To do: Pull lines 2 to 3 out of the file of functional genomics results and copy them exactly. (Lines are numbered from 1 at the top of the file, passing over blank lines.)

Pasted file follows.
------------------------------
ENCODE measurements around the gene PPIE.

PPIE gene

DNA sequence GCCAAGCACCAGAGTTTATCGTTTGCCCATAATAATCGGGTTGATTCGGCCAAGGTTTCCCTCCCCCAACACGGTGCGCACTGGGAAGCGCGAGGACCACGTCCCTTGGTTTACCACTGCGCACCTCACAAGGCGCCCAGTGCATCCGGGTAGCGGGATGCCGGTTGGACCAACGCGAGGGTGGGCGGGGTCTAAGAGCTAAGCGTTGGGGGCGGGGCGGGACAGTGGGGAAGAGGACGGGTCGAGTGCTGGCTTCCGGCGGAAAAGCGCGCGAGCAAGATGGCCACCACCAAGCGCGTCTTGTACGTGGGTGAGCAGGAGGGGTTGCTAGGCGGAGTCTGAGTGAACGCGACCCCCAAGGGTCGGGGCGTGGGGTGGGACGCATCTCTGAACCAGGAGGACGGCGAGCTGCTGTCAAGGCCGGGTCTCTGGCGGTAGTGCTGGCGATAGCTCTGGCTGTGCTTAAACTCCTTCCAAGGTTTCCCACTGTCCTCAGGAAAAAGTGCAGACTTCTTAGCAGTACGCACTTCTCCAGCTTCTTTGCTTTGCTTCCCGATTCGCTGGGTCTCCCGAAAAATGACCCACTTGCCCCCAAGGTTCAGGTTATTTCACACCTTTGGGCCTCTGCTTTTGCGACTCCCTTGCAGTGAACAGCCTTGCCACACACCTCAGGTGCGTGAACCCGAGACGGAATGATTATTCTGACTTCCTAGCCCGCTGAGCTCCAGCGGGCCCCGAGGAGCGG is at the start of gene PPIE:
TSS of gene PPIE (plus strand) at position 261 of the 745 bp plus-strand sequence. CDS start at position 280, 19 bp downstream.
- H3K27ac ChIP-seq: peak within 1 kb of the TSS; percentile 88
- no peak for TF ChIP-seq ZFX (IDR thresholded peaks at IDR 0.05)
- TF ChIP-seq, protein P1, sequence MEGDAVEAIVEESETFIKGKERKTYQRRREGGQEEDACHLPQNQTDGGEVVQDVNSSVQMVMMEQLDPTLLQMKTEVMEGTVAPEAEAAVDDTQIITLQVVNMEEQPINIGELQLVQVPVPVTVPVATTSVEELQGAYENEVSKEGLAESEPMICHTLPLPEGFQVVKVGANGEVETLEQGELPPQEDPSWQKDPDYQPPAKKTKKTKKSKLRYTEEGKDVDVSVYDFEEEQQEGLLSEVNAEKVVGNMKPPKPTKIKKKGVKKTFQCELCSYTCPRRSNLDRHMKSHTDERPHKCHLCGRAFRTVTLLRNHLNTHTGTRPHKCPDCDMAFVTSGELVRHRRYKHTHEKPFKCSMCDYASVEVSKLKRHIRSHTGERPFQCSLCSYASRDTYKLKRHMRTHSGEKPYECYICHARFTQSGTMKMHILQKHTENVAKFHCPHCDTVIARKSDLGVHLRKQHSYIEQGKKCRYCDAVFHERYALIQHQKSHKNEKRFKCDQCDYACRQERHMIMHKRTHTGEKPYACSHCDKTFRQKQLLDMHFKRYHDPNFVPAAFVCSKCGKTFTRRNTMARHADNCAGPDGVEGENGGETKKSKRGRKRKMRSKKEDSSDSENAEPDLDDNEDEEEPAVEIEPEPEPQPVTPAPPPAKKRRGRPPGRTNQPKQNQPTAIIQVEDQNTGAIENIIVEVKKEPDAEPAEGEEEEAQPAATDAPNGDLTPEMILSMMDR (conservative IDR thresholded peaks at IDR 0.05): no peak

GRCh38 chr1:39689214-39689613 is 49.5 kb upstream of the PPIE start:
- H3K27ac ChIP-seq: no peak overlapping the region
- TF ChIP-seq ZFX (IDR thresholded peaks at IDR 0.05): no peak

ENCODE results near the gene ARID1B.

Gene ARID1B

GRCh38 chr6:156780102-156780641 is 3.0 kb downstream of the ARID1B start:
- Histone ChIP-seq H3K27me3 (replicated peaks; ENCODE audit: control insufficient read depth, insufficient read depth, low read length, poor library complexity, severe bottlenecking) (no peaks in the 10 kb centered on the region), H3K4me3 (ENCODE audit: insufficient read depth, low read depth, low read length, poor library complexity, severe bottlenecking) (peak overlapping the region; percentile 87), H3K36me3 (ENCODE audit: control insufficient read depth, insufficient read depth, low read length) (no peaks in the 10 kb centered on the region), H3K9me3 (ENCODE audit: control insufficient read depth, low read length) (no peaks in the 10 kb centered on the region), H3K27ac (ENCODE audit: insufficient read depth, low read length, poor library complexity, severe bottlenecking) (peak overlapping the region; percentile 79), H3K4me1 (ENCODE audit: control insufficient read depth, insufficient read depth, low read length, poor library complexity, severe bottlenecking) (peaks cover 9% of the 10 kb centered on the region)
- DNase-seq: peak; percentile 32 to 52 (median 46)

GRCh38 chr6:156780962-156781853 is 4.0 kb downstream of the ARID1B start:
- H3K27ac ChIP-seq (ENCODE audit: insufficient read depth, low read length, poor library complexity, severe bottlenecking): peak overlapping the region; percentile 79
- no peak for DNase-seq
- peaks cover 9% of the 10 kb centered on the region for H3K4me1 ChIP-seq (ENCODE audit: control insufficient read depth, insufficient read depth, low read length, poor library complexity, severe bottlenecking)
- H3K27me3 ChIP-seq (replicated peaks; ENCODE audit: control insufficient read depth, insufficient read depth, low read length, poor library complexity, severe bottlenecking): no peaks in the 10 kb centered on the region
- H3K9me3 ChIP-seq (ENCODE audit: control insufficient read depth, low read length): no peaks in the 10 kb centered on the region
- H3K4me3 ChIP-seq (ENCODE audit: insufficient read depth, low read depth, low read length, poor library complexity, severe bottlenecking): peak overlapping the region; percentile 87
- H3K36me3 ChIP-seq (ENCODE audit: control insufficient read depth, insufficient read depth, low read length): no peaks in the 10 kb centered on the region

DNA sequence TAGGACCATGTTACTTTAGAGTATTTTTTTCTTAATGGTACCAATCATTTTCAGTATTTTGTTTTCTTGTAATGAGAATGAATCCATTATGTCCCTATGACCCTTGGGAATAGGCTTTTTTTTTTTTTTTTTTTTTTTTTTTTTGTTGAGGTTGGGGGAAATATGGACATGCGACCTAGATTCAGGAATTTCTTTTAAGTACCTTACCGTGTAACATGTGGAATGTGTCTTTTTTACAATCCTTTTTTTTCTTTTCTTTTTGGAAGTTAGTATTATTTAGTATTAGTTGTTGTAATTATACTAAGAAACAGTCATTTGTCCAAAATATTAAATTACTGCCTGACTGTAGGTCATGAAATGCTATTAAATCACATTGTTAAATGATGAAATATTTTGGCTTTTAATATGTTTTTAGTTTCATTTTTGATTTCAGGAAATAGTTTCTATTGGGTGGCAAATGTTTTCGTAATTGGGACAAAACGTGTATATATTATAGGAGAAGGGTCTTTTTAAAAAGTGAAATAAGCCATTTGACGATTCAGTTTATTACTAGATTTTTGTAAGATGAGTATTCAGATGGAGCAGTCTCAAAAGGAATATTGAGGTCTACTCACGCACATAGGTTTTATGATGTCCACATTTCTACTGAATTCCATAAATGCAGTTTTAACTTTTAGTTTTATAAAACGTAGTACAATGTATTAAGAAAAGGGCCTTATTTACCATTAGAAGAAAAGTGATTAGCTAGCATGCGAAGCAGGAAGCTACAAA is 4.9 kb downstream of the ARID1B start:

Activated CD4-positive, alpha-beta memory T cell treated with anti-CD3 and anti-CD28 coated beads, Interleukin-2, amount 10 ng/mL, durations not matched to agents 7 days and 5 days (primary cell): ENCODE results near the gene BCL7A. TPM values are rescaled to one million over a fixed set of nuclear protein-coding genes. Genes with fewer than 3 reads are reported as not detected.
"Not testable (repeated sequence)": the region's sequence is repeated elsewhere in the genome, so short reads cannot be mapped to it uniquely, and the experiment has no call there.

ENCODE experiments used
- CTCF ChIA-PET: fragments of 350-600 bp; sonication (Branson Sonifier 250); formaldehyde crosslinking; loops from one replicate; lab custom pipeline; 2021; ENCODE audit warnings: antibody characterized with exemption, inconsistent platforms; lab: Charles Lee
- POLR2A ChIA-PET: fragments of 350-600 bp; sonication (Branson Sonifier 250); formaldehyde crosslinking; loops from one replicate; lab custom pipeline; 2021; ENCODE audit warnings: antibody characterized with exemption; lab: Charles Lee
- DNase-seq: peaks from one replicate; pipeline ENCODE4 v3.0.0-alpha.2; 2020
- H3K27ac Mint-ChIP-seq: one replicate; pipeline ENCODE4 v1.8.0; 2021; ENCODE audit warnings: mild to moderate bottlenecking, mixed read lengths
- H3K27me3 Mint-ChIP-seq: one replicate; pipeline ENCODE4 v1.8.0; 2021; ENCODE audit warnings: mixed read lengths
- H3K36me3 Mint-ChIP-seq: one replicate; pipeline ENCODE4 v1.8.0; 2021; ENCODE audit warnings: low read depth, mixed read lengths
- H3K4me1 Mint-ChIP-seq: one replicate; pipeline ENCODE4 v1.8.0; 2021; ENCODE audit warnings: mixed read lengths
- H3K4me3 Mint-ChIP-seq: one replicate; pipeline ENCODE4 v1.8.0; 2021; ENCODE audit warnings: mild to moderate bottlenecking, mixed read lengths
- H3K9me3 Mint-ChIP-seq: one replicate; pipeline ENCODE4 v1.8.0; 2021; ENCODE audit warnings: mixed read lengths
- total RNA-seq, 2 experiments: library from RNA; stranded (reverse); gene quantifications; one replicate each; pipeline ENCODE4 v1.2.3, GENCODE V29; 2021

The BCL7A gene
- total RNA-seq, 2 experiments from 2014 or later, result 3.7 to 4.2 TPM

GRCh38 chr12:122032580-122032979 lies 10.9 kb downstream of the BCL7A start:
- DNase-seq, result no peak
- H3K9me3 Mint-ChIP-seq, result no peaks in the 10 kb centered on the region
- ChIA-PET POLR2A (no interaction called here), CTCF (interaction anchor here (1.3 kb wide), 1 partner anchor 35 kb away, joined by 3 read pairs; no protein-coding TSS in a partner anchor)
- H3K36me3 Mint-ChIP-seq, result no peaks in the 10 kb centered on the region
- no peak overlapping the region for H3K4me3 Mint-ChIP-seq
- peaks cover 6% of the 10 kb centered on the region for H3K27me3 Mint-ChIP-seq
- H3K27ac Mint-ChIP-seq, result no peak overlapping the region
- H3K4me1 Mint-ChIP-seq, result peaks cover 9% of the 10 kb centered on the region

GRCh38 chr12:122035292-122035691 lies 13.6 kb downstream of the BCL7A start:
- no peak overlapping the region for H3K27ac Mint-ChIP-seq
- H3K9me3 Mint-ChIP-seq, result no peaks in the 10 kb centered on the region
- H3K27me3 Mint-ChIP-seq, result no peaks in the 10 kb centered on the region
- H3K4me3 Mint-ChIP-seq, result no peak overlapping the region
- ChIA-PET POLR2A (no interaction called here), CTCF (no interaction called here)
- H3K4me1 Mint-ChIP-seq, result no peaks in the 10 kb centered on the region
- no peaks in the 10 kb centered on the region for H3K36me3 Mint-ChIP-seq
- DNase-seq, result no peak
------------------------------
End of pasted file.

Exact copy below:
PPIE gene

DNA sequence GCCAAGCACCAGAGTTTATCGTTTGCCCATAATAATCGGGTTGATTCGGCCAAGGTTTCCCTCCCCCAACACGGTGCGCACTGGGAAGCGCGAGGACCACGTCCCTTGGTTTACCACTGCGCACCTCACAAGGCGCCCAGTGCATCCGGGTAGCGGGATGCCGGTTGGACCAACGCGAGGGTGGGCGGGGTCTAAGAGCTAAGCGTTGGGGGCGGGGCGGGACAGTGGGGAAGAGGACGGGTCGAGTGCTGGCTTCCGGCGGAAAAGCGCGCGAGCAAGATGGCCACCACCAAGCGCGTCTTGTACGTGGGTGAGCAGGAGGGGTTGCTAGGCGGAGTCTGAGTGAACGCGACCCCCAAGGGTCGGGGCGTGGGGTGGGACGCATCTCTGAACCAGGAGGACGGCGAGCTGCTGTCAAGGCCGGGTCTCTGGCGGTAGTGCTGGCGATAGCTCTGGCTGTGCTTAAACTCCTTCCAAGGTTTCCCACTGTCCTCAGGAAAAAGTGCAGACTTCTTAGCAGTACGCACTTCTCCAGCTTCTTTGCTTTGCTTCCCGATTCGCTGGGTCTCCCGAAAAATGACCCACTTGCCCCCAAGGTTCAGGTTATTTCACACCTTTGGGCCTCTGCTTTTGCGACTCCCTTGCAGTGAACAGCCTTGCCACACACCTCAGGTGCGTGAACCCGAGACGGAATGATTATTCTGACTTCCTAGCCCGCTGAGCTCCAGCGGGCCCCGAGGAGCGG is at the start of gene PPIE: